Veteran French chef Pierre Gagnaire says his philosophy is simple: honesty, kindness and sincerity. Mike Peters reports in Hong Kong.
Pierre Gagnaire has three Michelin stars for his namesake restaurant in Paris, two for Hong Kong's Pierre and a scattering of stars at other partner restaurants around the world.
He will turn 65 next year, "which means I will have been in a kitchen for 50 years".
Saddle of lamb in caul casing, herbs crumble and green curry is aired well with a series of hearty reds. Photos Provided to China Daily
Despite that weight of experience, he says he can't precisely explain how he comes up with dishes like his anchovy broccoli ice cream with crispy fennel - which he's serving alongside saddle of lamb on a special menu for Art Basel Hong Kong this week.
"Why? Why that painting?" he asks, setting down his morning coffee to wave at an artwork on the wall behind him.
It's an explosion of red and green slivers scattered like the detritus of fireworks after New Year celebrations.
"It's an inspiration that comes from the senses," he says.
It's no accident that he's comparing food and art. Gagnaire is in town to present special menus inspired by an exhibition mounted in the restaurant by the UBS Art Collection, a treasure trove amassed by the Swiss bank, during the ongoing Art Basel events. The Mandarin Oriental, Hong Kong, atop which Pierre restaurant is perched, offering a 25-floor view of the city, is host hotel for the art event.
"Painting fascinates me, and I always let myself go wherever it takes me," he says. "The painter takes his own personal language and uses that to express things which seemed inexpressible."
He writes about painting and his fascination with jazz on his website but doesn't paint himself.
"No, no. I once tried, but it was not a success," he says with a shrug. "I am a chef, obsessed with the visual detail of my plates."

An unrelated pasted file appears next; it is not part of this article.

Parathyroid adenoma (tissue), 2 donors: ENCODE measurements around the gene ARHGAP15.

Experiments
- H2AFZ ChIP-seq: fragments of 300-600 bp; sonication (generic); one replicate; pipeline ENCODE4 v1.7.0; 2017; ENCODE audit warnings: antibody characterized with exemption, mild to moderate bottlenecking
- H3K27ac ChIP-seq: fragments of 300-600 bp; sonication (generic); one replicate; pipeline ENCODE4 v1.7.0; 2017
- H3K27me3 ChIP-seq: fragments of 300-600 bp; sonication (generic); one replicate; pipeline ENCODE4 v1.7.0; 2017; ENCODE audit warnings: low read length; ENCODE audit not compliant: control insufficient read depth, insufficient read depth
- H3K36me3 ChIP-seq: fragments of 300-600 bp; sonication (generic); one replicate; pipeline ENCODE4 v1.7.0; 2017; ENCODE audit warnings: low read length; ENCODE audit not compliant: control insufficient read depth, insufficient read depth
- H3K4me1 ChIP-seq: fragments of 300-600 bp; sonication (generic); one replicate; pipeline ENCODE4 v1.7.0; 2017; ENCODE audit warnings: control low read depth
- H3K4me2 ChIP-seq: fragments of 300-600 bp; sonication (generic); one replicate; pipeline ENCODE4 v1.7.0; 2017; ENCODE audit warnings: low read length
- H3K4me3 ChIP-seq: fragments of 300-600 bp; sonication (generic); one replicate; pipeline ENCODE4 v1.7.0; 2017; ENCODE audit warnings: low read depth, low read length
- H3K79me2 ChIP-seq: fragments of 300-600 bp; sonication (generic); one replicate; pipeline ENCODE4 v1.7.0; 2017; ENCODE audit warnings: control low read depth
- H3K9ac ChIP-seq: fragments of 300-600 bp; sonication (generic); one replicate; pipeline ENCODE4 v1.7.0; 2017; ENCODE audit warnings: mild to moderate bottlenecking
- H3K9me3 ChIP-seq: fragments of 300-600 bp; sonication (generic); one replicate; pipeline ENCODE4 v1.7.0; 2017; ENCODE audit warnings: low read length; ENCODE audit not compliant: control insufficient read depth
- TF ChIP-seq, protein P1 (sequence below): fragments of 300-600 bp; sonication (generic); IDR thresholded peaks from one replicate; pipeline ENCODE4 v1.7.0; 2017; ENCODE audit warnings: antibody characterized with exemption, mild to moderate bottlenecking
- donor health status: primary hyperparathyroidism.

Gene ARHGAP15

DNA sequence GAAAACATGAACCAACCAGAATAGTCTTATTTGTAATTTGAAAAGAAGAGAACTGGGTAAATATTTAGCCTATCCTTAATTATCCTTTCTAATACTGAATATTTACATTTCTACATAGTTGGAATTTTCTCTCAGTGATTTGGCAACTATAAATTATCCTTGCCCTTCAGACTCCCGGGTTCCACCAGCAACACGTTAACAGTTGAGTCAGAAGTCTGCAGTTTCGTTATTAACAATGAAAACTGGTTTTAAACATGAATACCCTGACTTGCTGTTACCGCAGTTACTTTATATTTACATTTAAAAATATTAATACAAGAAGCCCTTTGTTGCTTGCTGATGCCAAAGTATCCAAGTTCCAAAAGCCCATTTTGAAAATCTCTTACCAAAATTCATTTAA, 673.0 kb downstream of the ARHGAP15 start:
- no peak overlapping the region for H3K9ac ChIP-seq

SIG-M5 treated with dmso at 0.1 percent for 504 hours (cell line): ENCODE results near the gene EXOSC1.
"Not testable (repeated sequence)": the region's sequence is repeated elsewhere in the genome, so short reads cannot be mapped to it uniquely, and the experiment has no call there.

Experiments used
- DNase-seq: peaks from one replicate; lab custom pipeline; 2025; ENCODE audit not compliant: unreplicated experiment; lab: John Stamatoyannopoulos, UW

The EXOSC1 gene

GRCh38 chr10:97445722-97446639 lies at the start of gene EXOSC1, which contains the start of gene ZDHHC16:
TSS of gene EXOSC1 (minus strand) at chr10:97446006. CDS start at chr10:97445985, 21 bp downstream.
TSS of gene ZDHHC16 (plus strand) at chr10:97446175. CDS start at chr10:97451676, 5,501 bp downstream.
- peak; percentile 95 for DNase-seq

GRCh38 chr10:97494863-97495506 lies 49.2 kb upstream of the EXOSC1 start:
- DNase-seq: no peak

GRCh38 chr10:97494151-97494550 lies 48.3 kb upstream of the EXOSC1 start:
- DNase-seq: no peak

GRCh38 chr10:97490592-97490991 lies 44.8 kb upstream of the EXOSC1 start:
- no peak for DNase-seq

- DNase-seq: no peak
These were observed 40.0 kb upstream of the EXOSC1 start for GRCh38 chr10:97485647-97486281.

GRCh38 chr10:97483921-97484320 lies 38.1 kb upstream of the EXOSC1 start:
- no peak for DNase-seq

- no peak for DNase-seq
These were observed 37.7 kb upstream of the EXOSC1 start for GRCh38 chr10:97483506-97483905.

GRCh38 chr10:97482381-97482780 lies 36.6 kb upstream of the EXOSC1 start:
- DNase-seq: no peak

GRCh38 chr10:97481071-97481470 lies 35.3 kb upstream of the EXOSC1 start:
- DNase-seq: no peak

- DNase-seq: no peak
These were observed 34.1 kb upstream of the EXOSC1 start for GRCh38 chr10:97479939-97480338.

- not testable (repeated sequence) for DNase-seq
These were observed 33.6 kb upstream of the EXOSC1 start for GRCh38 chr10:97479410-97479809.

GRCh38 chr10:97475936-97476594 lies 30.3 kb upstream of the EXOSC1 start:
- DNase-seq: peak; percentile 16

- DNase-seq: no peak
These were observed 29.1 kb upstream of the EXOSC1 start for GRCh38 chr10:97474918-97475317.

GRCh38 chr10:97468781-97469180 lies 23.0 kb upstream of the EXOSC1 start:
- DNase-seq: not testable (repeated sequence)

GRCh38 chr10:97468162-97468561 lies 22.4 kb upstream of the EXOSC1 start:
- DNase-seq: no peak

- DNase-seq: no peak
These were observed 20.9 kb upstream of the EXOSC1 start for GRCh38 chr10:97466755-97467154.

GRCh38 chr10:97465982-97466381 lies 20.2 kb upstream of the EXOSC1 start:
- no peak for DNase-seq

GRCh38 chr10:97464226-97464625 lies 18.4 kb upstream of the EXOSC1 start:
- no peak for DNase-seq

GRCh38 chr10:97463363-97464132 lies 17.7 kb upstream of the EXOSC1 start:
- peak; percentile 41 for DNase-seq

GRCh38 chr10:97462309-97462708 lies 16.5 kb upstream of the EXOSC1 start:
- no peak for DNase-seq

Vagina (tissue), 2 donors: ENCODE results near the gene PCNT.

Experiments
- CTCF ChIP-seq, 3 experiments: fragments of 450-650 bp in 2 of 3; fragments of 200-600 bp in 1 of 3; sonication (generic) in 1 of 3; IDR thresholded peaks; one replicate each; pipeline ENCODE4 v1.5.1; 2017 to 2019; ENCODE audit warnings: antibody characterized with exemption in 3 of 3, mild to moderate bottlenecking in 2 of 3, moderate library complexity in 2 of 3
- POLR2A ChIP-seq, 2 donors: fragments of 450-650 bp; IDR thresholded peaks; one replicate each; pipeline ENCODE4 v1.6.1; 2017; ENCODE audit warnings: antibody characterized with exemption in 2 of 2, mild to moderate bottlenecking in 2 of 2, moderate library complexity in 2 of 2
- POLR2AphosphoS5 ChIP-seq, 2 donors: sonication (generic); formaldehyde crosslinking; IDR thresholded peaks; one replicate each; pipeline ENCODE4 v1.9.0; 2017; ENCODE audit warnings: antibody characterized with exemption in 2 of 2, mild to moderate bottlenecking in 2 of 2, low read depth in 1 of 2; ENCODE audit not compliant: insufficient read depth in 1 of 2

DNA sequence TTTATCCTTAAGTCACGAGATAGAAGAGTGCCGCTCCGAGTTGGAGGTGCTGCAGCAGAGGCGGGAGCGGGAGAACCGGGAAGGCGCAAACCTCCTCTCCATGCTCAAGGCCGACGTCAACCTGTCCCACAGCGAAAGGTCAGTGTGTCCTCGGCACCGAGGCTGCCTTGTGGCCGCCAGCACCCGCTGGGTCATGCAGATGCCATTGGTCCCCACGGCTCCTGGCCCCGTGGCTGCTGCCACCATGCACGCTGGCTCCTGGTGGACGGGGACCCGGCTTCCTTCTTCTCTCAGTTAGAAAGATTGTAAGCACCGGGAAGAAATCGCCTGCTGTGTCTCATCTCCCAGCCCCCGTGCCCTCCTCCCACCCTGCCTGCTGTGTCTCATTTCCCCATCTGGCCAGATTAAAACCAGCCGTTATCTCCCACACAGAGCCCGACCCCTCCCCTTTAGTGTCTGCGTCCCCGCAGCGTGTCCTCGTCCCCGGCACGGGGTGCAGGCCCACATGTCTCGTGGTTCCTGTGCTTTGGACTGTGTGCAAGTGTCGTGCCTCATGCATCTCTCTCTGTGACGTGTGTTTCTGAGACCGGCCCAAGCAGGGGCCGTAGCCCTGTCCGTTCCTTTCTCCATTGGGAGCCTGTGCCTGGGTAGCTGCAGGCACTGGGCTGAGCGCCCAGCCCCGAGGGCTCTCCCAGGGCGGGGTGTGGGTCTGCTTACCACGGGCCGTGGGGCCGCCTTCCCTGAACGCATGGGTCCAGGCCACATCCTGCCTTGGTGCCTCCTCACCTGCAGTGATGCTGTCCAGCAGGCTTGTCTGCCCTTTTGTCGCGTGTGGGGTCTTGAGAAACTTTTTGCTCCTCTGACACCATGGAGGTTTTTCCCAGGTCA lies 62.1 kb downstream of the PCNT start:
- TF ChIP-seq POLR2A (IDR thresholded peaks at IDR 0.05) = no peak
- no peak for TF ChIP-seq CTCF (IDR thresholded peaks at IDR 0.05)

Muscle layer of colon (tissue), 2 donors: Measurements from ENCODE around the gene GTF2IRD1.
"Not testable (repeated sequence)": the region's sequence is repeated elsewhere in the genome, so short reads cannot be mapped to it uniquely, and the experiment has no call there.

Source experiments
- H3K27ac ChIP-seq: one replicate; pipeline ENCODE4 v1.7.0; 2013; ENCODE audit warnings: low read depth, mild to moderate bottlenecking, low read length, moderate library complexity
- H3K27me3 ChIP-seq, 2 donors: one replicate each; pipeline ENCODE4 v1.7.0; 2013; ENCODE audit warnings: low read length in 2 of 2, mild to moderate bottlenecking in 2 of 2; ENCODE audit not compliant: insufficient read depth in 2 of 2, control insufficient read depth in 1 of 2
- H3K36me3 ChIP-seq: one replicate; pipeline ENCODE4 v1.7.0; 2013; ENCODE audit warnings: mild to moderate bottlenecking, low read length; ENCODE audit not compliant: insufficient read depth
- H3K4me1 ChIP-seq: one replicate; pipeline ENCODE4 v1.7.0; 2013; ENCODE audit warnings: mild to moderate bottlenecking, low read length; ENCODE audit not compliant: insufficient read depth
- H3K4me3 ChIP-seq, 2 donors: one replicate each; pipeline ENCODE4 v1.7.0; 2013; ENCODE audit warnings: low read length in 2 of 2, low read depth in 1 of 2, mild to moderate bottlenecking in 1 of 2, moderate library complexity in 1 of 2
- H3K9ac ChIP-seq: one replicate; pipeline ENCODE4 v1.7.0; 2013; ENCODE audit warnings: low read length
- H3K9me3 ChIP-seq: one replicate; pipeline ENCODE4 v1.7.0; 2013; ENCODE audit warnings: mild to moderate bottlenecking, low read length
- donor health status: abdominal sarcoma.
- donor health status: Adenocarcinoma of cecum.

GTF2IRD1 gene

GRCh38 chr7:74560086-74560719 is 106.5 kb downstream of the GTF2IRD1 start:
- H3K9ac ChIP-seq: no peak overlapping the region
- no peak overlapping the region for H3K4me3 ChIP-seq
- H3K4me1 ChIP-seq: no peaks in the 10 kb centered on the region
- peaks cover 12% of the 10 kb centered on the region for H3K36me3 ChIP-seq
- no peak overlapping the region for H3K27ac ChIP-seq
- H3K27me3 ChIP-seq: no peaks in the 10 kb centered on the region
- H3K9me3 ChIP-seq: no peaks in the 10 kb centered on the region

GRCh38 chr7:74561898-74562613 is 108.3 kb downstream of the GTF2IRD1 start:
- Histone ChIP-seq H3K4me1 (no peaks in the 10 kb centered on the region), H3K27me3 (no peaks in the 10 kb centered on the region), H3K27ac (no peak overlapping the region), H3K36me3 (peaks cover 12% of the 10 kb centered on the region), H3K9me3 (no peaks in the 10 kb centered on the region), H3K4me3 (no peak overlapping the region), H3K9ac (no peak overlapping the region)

The results are as pretty as any picture, such as the "veil" of red pepper that shrouds shrimp and "dominoes" of red mullet with spices. His specialty dessert, meanwhile, is a tiny lemony castle of meringue swirls.
But he's quick to say that the visual cannot be a dish's defining quality.
"Today, so many people focus on presentation, but in the mouth they may have nothing," he says. "The 'wow' must be in the taste. Beautiful is not enough."
One thing that has made presentation king today is the steady stream of TV chefs and cooking competitions. That's not all bad, says Gagnaire, who has taken his chef's knives to broadcast studios more than once, including as France's representative in a top international contest.
But in the end it's not what he's about. "It takes too much time, too much preparation," he says. "Plus there is the danger of becoming another person, an actor, instead of being yourself."
Gagnaire's comfort in his own skin comes in part from being nurtured in a family restaurant. Famously easygoing in the kitchen, he is never the cartoonish French chef of the movies: No shouting, no throwing inferior butter (or sous chefs) against the wall.
"My kitchen team is the gold of my life," he says. "My philosophy is simple: honesty, kindness, sincerity, and making opportunities to give pleasure. Relating to guests and to my team is a necessity - and a gift for me."
He notes that 30 years ago nobody spoke to chefs, but now chefs' personalities have become an expected facet of their job. That's partly because of those TV shows, he says, and partly because chefs now work the "front of the house" as well as the kitchen, circulating among the guests and putting on events and menus, like his special program for Art Basel.
Gagnaire is a good example of the changing times. Despite what is now five decades in a celebrated career, he didn't open a second restaurant (London) until 12 years ago.
The Hong Kong restaurant, the fourth to bear his name, is like many an independent restaurant where he consults on menus and approach, provides trainings and works with a resident chef who has been with him before. Jean Denis Le Breas has run kitchens in the Pierre group, including in London and St. Bart's, for eight years. He came to Hong Kong in 2013.
When asked why he is a chef, Gagnaire jokes: "I had no choice. My father was in the business, and when I was 5 years old he put a toque on my head and - voila!" But he didn't enjoy it much when he really started kitchen work at the age of 15. "It was too hard, too complicated and impossible for me to do sports. It's a job that gives you no time for a social life.
"But one day I saw that it was giving me the opportunity to do something different, very creative. I realized how important food is for people, and that made it exciting to focus on creating a good plate."
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Pierre Gagnaire, 64, has three Michelin stars for his restaurants in Paris and Hong Kong. He has been in a kitchen for nearly 50 years.
(China Daily 03/17/2015 page24)